As Los Angeles Unified School District administrators are set to transfer dozens of campuses this year to non-profit groups that propose new methods to improve learning, the district's Frida Kahlo High School boasts of progress through an innovative East Coast model that got the thumbs up from a Grammy-winning musician in late January, when Adolfo Guzman Lopez went to the campus.
Seventeen-year-old Moises Martinez said he led a gang life in the streets surrounding Kahlo High, near the Harbor and Santa Monica Freeway interchange. "I started gang banging at the age of 12. In a local neighborhood called Primera Flats over here, you can see I’m all tatted out. I got into the gang really deep. I was locked up for four months."
Inside the continuation high school he discovered that the jarana, a ukelele-sized guitar from Mexico, could help him leave that life. "This is a song called 'La Iguana,' we have barely learned it like two months ago and I really like it, I like playing it a lot, so I’m going to play the first part of it."
His tattoos blur as his forearm moves up and down, strumming the guitar's eight strings.
Kahlo High, named after the late Mexican surrealist painter, is run under a so-called interest-based learning model developed by a Rhode Island organization, Big Picture Learning. High school principal Enrique Gonzalez said it tries to find culturally relevant lessons that’ll hook students on learning. "We chose the jarana because it is of the people, it’s call and response from the pueblitos in Veracruz and it’s a genre of music that even in Mexico is not that popular, yet it’s so culturally sensitive to the needs of people that are struggling to survive just as they are in South L.A. or Los Angeles in general."
Gonzalez and the teachers struggle to offer role models the working class students can relate to. They found one in Los Lobos guitarist Louie Perez. In the school’s auditorium, the East L.A. native told nearly 200 students that he grew up in similar circumstances to theirs 40 years ago. "There was a liquor store around the corner, there was a tortilleria around the corner which was kind of cool, and there was a sweatshop, there was a lot of stuff going on and it was kind of a rough neighborhood."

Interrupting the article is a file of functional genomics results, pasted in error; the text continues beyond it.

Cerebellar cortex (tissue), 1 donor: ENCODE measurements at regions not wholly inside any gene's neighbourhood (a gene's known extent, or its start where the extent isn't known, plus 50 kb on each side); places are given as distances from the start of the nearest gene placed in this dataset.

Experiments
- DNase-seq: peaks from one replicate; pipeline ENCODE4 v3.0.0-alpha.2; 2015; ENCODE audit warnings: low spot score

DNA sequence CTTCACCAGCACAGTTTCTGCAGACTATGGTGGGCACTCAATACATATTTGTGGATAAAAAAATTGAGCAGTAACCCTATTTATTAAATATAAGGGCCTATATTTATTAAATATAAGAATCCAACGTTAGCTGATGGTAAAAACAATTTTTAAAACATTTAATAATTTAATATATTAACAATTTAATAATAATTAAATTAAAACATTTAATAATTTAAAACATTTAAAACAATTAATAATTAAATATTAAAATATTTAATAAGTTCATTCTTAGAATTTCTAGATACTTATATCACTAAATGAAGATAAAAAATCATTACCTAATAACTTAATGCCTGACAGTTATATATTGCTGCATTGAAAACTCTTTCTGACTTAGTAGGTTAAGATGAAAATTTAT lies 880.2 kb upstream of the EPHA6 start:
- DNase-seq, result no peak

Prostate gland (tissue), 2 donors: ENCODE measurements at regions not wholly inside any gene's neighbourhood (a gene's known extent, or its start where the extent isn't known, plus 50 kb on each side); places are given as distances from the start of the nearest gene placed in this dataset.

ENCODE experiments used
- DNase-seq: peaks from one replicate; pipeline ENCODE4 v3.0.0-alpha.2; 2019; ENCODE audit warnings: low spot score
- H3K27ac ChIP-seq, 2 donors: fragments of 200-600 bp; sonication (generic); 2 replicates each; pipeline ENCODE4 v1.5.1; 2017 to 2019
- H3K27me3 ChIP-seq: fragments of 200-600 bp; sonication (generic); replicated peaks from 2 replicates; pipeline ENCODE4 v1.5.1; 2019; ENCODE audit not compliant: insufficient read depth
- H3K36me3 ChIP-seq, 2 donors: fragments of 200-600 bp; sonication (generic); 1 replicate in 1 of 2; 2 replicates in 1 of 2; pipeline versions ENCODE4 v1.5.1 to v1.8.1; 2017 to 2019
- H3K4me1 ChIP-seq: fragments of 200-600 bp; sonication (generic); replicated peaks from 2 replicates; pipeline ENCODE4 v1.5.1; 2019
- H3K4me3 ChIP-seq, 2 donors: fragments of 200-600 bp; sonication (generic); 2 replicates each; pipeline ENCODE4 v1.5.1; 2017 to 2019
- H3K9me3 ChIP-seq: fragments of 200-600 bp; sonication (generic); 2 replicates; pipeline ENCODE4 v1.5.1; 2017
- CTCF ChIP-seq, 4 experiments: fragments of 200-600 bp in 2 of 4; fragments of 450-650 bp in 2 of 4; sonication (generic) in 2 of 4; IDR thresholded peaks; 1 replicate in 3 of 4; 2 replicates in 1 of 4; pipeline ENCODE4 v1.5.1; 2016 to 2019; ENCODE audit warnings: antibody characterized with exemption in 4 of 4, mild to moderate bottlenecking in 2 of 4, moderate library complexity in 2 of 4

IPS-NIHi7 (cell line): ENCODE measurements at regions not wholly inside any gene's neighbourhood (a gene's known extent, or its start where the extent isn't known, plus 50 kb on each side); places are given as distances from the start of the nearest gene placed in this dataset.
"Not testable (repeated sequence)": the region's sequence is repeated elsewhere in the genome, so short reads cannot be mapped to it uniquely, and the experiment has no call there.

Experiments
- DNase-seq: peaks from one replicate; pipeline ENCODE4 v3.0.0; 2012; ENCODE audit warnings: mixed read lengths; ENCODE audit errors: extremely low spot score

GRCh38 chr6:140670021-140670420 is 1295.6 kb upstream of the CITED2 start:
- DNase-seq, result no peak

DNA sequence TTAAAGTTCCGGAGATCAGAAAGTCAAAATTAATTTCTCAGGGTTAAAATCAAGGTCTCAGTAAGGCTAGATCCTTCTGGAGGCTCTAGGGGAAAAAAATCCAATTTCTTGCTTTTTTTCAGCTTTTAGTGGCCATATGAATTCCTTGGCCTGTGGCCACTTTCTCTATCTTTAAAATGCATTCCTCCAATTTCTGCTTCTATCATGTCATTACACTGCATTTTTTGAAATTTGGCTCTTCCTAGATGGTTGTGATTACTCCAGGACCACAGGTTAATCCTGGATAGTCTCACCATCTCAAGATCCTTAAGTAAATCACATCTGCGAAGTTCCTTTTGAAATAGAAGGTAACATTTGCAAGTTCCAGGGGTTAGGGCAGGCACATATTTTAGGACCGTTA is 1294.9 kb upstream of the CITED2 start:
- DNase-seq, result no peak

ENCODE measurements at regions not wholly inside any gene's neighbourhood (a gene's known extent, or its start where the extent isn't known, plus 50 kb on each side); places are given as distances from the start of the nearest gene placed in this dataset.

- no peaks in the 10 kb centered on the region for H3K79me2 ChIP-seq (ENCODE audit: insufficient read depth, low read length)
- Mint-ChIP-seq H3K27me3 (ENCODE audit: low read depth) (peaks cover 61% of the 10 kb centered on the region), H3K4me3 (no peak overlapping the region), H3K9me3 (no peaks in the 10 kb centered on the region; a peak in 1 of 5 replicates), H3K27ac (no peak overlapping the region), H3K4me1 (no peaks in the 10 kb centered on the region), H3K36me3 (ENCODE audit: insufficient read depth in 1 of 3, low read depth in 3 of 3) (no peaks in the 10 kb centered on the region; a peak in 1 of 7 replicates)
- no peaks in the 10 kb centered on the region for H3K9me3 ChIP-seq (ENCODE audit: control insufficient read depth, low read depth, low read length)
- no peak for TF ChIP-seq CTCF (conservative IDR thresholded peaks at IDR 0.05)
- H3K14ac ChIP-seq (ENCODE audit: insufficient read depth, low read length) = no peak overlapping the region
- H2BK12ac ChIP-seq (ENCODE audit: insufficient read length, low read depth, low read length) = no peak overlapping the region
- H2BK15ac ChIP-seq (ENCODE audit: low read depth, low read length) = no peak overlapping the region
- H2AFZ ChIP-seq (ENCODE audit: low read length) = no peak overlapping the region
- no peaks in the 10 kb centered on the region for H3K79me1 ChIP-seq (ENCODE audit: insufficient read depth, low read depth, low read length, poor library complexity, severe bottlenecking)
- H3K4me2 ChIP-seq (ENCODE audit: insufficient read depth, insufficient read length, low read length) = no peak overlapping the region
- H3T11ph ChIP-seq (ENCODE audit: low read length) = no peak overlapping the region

Music helped him survive and thrive. It’s a passion his mother sparked when she took him to the Million Dollar Theater in downtown L.A. when he was eight years old. "There was this mariachi that looked like there were 40 dudes up there, you know what I’m talking about, and they did this big fanfare and the main signer who I think was Antonio Aguilar or Miguel Aceves Mejia, or something like that, came on stage on a big white horse."
Seeing that singer belt out ranchera songs on horseback left a deep impression of the power of music and performance.
During a question-and-answer period, students asked Perez what inspired his song lyrics and how much money he makes. One student wanted to know about a hit song Los Lobos recorded several years before he was born. Perez said they'd heard an older version while growing up. "We always heard 'La Bamba,' you know by Ritchie Valens, when I was a kid we’d listen to 45s, listen to Smokey Robinson, oldies but goodies."
Louie Perez and his bandmates found out the song had centuries-old roots in coastal Mexico – and that the little guitar from Veracruz, the jarana, provided its heartbeat.
He ended the talk by inviting six jarana students, the teacher – a native of Veracruz – to play with him a version of the older and arguably better version of “La Bamba.”
It was just another day of interest-based learning at L.A.’s Frida Kahlo High School.